Bird Box by Josh Malerman
Something is out there…
Something terrifying that must not be seen. One glimpse and a person is driven to deadly violence. No one knows what it is or where it came from.
Five years after it began, a handful of scattered survivors remain, including Malorie and her two young children. Living in an abandoned house near the river, she has dreamed of fleeing to a place where they might be safe. Now, that the boy and girl are four, it is time to go. But the journey ahead will be terrifying: twenty miles downriver in a rowboat—blindfolded—with nothing to rely on but her wits and the children’s trained ears. One wrong choice and they will die. And something is following them. But is it man, animal, or monster?
Engulfed in darkness, surrounded by sounds both familiar and frightening, Malorie embarks on a harrowing odyssey—a trip that takes her into an unseen world and back into the past, to the companions who once saved her. Under the guidance of the stalwart Tom, a motley group of strangers banded together against the unseen terror, creating order from the chaos.
But when supplies ran low, they were forced to venture outside—and confront the ultimate question: in a world gone mad, who can really be trusted? (via Goodreads)
Why was I interested in this book?
Horror genre. Lots of people I know really like this book.
What Didn’t Work (for me)
This is a case of cilantro AND werewolves for me and that’s my fault. Often, when I read a book blurb, I focus in on one or two things that sound really interesting to me and ignore other things. In the case of Bird Box, I had zeroed-in on a mother and her children living in an abandoned house with something outside that could drive them insane.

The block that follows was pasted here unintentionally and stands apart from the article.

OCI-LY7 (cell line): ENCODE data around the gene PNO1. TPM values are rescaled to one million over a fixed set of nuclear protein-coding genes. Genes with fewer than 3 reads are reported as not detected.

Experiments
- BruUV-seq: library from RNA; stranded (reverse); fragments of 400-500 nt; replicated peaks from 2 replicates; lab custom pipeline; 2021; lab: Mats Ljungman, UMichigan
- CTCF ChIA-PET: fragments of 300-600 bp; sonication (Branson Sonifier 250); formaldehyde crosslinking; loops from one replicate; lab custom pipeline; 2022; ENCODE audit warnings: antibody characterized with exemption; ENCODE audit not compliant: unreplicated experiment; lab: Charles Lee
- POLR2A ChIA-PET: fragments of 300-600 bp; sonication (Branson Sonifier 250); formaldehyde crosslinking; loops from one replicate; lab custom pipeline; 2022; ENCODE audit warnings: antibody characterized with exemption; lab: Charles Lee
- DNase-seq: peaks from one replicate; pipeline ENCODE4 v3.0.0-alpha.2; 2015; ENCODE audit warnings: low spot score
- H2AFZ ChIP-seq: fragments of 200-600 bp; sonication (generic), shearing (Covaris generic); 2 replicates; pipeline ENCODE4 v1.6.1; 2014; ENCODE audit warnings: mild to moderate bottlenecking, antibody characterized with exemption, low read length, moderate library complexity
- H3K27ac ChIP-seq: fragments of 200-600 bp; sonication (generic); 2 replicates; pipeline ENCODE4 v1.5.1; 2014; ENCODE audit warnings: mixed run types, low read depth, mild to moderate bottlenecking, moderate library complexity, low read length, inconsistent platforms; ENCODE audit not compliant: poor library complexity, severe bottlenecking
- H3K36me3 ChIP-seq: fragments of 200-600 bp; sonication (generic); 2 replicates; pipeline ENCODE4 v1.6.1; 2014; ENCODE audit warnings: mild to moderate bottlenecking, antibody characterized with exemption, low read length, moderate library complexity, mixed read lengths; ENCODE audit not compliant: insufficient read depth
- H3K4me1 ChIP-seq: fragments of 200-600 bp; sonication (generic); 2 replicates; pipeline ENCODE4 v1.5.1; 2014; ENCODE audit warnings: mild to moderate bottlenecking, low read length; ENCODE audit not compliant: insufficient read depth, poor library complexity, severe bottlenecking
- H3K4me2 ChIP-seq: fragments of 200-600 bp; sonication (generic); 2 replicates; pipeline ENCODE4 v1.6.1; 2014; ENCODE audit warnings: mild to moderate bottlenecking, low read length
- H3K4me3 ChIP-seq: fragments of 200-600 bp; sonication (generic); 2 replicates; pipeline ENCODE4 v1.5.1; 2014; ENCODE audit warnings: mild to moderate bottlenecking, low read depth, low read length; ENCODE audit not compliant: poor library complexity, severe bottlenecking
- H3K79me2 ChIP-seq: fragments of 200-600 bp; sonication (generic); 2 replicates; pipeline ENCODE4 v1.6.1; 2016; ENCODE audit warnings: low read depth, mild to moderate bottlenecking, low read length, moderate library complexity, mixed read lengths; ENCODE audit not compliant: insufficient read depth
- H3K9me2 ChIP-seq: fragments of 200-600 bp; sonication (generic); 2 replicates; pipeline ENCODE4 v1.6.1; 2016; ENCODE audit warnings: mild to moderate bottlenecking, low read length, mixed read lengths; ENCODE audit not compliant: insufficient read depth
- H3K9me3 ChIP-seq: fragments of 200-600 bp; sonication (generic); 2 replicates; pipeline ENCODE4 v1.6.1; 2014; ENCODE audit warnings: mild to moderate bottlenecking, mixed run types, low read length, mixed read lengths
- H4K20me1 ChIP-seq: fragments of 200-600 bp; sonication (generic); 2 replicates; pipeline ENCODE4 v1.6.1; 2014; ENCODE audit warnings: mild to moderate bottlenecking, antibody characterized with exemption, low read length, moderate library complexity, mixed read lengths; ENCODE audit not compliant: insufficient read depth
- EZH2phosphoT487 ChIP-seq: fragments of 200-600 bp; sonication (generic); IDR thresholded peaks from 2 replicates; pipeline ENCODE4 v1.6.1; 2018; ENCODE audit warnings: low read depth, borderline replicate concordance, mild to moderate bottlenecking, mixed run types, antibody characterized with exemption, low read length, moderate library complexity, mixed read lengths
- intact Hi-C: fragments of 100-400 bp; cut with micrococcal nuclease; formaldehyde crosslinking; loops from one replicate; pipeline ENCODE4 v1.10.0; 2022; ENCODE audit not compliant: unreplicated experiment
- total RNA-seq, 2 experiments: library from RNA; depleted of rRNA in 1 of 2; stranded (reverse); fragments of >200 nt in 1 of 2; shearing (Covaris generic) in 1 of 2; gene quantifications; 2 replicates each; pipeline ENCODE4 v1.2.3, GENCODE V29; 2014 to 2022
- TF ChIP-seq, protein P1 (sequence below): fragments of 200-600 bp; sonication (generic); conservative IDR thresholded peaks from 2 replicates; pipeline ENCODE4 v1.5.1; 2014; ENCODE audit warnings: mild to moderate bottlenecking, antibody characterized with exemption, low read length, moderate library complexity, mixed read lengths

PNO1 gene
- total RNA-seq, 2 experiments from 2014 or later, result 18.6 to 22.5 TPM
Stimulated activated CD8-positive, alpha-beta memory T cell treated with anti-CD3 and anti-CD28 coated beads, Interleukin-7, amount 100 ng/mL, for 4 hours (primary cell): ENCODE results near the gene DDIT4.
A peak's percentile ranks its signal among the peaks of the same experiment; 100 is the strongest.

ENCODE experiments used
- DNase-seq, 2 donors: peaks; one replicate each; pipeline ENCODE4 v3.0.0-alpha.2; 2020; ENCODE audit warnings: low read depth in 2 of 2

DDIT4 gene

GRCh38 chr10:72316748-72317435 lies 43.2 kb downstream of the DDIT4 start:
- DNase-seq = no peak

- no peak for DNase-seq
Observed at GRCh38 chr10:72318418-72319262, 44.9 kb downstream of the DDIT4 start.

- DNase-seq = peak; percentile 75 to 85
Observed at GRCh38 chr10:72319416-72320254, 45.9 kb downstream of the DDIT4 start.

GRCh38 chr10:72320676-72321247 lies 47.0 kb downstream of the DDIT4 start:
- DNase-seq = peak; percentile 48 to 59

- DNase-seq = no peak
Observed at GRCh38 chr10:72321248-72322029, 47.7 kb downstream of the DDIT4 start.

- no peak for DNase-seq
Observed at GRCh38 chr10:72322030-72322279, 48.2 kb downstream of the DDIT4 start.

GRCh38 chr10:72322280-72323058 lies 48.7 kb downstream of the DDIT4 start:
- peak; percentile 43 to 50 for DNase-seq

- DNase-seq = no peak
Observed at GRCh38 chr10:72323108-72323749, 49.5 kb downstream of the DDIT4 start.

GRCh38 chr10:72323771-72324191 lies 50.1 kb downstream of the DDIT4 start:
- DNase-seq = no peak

My mind jumped to the story I’d like from that situation: from the children’s perspective, who have grown up with outside darkness as normal, how is that for them? What if (in a spectacular conjuration of a werewolf) they’re mother is just imagining that there is something outside? See, that’s not what Bird Box is, so I can’t fault it for not being what I wanted.
As for cilantro, I don’t really care for post-apocalyptic. I have a hard time suspending my disbelief well enough and for long enough buy the whole world falling apart. There was way too much counting-cans-in-the-cellar survivalism for my taste. I’m also particularly not a fan of Lovecraftian know-it-go-mad tropes.
I didn’t mind that the big bads of this novel were never explained, but I found the climax to be too much of a coincidental convergence of factors and the actual end to be a bit flat.
Publishing info, my copy: Kindle/OverDrive Read, HarperCollins, May 13, 2014
Acquired: Tempe Overdrive Digital Collection